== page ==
Based on the criteria FRA utilizes to evaluate the risk of noncompliance, FRA currently considers one railroad, New Jersey Transit (NJT), at risk of not fully implementing PTC technology on all its required main lines by December 31, 2020. Specifically, NJT reports that, as of September 30, 2020, it is operating a PTC system in RSD on approximately 48% of its 375.9 PTC-mandated route miles. FRA continues to direct additional resources and technical assistance to NJT, including on-site support to oversee and expedite testing and RSD. FRA’s leadership and PTC specialists meet with NJT multiple times each month to provide advice regarding its schedule and the remaining actions NJT must take to fully implement an FRA-certified and interoperable PTC system on NJT’s required main lines by the statutory deadline. Furthermore, FRA regularly sends correspondence to NJT, the New Jersey Department of Transportation, and NJT’s major PTC system vendors and suppliers to underscore the importance of timely PTC system implementation.
*****FRA report continues below after Parsons status report*****
NJ Transit Response (response from NJ Transit to RT&S – not part of FRA report)
RT&S contacted NJ Transit for their perspective on the likelihood of meeting the 12/31/2020 implementation deadline. Jim Smith, spokesperson for NJT, said “NJ Transit continues to work closely with the FRA as we advance our PTC project toward full implementation by December 31. Parsons, our PTC contractor, provided a status update at the NJ Transit Board Meeting last Thursday that illustrated a timeline to full implementation by the end of the year and we intend to hold them fully accountable to meeting that deadline.”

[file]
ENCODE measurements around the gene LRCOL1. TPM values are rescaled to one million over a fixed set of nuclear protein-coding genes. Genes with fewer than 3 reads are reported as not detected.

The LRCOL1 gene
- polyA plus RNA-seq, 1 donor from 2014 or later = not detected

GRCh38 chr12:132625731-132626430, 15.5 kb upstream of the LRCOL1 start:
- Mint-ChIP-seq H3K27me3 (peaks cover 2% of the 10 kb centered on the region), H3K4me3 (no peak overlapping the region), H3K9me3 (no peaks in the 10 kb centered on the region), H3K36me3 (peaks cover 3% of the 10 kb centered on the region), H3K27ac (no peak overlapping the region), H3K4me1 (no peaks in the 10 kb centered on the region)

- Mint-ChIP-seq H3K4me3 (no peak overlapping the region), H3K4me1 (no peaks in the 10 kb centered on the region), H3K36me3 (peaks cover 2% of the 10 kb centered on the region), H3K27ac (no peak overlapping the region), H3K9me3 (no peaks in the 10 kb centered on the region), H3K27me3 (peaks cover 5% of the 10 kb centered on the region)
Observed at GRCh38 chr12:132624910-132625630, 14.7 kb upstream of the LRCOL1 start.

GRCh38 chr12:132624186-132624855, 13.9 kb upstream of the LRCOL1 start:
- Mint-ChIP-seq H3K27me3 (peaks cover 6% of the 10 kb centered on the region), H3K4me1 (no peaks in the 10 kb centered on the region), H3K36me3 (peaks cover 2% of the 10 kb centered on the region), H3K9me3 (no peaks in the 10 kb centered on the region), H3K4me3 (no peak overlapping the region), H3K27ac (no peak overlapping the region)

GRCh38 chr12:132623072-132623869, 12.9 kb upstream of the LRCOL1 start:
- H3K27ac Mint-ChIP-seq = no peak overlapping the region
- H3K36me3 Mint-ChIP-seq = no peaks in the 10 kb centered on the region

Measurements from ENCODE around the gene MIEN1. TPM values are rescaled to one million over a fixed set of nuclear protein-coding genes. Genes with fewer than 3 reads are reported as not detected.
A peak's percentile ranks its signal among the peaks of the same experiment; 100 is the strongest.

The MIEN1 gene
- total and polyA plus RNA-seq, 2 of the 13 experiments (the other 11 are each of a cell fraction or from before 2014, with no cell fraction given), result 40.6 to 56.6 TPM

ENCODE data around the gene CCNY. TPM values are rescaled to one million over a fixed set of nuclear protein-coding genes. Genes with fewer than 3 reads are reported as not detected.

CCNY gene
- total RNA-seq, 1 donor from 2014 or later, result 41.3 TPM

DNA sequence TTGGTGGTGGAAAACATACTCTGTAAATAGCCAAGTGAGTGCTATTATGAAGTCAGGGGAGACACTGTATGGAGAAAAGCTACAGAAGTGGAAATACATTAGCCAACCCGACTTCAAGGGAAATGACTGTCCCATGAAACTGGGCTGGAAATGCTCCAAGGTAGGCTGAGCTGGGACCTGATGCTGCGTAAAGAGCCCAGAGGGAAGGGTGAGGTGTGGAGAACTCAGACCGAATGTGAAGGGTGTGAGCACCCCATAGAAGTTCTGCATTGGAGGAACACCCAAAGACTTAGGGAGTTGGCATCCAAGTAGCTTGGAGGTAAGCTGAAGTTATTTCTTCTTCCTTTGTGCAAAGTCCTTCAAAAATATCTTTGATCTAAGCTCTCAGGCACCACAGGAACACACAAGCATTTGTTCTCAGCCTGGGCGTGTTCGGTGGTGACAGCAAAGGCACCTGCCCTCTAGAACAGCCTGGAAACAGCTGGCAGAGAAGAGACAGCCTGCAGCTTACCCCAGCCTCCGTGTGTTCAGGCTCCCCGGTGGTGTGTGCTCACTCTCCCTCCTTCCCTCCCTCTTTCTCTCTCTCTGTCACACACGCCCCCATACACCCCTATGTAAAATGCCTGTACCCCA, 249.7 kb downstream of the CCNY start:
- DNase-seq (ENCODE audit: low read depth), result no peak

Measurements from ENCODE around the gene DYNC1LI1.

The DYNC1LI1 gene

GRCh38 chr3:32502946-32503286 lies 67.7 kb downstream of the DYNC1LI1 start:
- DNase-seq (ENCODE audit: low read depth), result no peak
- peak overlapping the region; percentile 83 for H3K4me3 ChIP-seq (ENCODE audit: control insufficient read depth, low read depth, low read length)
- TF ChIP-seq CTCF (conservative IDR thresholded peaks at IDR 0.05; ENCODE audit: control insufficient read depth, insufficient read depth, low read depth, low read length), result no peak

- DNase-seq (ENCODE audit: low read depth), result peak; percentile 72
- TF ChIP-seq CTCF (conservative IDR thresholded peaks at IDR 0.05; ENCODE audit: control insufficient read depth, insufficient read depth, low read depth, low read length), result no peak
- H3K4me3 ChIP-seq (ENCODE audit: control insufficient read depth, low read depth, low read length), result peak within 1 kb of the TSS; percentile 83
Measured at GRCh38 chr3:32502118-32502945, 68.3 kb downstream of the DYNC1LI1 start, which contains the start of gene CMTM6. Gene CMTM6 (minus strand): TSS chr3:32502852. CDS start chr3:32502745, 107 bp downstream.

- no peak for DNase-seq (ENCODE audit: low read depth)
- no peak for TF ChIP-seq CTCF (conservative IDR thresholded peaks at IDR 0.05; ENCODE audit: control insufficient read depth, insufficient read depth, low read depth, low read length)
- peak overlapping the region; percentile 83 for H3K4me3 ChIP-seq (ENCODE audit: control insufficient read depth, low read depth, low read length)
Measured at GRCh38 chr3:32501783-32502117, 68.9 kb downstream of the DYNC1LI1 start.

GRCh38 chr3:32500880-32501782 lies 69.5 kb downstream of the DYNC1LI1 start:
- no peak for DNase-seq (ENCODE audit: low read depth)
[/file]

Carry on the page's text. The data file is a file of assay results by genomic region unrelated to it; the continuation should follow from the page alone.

Here is the status report provided to NJ Transit by Parsons at last Thursday’s NJ Transit Board Meeting:
*****End of NJ Transit statement and Parsons status report – FRA report continues below*****
FRA Report (continued)
As the statutorily-mandated December 31st deadline for full PTC implementation approaches, FRA is highlighting its PTC-related Outreach and Communication with the Industry detailing the agency’s exhaustive stakeholder engagement since 2017. In addition to providing sustained direct technical assistance and on-site support to railroads, FRA held nine PTC Symposia and Collaboration Sessions, and dozens of routine meetings with host and tenant railroads, suppliers, vendors, and industry associations. In addition, over the four-year period, FRA has continuously improved upon the speed with which the agency reviews railroads’ PTC filings. Finally, the Department of Transportation has supported full and timely implementation of PTC technology by providing approximately $3.4 billion in grant and loan funding to support railroads and other entities that sought Federal financial assistance for that purpose.
To view detailed infographics depicting railroads’ progress toward fully implementing PTC systems as of September 30, 2020, please visit https://www.fra.dot.gov/ptc. To view the public version of each railroad’s Quarterly PTC Progress Report (Form FRA F 6180.165, OMB Control No. 2130-0553) for Quarter 3 of 2020, please visit https://railroads.dot.gov/train-control/ptc/ptc-annual-and-quarterly- reports.